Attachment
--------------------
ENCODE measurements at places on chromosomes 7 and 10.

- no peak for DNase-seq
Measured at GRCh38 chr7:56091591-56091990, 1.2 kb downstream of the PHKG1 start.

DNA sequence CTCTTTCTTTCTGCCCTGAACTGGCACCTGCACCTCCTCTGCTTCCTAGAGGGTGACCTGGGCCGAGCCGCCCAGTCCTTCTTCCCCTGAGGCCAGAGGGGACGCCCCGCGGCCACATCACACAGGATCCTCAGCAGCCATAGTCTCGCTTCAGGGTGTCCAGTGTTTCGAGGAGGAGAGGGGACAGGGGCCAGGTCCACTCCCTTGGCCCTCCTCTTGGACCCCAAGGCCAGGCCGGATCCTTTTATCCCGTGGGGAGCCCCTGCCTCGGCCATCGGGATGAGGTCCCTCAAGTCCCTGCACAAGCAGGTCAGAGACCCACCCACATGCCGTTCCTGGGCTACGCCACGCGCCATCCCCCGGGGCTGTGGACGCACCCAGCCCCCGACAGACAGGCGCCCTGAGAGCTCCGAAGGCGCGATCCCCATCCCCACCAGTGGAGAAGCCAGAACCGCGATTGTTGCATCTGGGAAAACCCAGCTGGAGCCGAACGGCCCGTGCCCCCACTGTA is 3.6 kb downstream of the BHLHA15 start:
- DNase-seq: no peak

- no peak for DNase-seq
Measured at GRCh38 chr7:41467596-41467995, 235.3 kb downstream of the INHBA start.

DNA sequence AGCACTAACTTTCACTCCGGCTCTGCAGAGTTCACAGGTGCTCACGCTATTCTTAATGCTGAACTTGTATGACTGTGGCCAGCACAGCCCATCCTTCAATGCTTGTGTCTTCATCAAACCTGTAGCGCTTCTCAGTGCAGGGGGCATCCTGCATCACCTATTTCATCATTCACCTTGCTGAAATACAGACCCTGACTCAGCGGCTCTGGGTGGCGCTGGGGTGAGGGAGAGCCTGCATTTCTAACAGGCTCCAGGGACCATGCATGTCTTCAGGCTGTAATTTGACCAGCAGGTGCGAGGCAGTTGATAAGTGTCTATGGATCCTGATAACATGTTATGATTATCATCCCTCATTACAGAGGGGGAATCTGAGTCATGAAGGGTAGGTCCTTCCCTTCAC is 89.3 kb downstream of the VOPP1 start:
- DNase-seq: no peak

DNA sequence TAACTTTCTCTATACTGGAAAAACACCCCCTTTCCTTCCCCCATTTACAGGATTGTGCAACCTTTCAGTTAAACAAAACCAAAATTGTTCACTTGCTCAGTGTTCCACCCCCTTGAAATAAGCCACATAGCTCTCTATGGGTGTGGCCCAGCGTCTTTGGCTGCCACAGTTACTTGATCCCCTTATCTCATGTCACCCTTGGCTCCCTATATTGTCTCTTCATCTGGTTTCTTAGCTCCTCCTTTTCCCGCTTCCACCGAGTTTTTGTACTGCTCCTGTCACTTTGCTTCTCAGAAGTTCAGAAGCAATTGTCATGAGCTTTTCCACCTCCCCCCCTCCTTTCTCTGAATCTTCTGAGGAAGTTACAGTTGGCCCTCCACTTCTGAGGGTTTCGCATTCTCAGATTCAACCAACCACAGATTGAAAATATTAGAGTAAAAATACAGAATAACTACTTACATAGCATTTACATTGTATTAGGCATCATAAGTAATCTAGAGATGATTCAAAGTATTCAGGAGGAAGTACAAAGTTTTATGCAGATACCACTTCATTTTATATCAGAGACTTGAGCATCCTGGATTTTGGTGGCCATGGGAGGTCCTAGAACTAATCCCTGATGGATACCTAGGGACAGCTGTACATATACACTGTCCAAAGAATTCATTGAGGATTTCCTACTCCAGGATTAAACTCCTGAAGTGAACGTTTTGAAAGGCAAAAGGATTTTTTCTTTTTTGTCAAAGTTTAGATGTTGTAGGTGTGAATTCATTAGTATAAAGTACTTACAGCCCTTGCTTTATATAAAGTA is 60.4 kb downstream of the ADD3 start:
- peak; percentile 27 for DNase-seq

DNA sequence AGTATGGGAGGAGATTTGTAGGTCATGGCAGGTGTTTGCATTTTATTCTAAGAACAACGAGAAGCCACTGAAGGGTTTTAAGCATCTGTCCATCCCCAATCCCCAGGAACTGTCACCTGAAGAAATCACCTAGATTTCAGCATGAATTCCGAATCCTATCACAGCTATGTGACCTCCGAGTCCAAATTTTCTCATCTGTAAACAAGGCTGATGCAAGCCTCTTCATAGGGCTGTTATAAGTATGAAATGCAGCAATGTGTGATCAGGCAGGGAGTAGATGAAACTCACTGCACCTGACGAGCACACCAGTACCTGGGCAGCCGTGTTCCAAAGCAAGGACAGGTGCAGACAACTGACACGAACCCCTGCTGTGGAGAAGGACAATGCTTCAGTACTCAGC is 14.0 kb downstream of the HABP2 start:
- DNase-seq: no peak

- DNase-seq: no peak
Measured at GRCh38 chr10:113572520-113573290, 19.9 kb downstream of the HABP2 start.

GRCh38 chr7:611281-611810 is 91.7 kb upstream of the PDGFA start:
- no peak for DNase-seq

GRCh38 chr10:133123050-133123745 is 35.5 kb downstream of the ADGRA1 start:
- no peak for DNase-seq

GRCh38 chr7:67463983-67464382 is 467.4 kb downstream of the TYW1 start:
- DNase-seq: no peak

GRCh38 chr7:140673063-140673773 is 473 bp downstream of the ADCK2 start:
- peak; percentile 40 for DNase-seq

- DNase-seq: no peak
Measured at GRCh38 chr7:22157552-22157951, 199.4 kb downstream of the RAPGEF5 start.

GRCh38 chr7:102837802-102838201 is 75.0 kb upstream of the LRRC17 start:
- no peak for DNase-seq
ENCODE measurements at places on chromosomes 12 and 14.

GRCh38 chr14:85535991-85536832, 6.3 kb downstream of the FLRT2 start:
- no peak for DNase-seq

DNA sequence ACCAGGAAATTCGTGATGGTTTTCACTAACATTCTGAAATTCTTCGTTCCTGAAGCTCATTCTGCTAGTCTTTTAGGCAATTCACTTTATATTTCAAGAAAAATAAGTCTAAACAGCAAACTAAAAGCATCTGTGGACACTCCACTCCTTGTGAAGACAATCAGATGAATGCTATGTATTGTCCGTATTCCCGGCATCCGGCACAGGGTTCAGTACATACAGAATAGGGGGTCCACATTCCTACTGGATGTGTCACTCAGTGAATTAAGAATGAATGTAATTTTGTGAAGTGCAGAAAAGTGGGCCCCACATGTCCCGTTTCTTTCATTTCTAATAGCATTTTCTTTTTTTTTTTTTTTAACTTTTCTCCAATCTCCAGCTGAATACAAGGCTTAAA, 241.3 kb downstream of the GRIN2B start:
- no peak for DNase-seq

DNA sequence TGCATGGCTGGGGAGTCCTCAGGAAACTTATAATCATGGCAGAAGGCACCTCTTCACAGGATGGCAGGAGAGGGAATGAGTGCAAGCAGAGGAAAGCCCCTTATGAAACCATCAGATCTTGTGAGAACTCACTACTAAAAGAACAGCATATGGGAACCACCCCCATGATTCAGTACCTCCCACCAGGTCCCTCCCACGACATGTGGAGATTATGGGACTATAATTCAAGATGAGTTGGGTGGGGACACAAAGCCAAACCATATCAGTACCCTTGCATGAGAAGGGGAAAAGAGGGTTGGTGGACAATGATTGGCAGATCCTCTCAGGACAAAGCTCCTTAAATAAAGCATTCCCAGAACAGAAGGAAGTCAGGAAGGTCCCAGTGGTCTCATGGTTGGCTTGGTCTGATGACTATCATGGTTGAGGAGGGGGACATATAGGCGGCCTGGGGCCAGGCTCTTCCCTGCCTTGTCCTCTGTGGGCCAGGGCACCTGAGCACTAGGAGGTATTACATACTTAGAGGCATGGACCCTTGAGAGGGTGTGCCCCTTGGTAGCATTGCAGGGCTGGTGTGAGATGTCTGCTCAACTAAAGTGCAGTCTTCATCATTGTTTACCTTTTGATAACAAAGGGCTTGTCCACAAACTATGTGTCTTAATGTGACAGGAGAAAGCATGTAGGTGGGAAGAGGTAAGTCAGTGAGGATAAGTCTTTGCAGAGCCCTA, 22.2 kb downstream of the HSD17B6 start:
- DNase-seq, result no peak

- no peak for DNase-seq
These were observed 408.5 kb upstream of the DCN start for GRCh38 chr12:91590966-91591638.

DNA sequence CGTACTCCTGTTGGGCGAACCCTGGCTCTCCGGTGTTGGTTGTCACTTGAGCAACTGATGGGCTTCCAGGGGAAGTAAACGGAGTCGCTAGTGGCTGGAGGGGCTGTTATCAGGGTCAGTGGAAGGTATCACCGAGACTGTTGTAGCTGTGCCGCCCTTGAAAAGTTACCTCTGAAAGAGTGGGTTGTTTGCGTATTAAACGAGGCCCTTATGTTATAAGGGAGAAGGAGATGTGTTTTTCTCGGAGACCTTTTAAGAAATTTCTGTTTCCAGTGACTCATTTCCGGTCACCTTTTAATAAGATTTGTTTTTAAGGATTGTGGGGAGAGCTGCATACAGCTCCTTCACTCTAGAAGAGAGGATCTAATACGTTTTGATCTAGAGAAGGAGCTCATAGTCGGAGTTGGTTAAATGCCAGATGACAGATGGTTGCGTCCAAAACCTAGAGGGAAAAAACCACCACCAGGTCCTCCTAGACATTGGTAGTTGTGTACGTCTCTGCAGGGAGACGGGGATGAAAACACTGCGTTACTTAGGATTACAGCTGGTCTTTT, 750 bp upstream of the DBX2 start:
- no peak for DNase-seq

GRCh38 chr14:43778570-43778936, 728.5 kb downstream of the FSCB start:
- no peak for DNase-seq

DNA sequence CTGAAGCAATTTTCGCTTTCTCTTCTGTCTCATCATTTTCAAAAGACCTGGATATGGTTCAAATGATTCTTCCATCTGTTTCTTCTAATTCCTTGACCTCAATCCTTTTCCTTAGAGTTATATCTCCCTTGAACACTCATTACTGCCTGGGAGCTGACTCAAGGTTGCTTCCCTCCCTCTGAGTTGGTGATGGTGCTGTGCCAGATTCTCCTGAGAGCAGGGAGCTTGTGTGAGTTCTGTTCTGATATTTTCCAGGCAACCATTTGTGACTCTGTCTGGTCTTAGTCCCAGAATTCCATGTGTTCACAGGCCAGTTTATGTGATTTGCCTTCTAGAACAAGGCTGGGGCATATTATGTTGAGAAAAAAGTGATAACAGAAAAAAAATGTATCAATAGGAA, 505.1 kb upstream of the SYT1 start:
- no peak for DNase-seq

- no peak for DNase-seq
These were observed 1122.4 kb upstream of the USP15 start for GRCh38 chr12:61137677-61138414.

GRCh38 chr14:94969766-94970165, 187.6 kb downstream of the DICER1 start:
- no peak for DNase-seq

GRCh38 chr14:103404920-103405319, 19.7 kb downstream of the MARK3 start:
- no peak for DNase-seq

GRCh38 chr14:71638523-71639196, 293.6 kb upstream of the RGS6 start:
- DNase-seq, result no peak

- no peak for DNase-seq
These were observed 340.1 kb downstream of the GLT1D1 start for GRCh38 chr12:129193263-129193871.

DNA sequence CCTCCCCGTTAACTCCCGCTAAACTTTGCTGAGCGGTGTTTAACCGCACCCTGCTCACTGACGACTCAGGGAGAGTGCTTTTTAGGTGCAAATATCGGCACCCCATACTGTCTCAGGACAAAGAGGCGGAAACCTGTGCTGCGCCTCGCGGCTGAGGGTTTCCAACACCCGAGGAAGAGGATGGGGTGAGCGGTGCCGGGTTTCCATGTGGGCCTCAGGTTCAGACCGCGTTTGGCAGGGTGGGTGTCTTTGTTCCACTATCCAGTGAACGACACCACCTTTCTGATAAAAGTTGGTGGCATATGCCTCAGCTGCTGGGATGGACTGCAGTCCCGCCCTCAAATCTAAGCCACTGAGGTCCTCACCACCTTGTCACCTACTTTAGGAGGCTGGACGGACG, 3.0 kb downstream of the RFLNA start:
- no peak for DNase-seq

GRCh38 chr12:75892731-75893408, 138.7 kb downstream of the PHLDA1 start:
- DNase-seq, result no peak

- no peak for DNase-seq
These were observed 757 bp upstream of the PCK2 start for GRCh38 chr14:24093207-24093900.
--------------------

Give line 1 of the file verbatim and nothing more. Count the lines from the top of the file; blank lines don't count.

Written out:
ENCODE measurements at places on chromosomes 7 and 10.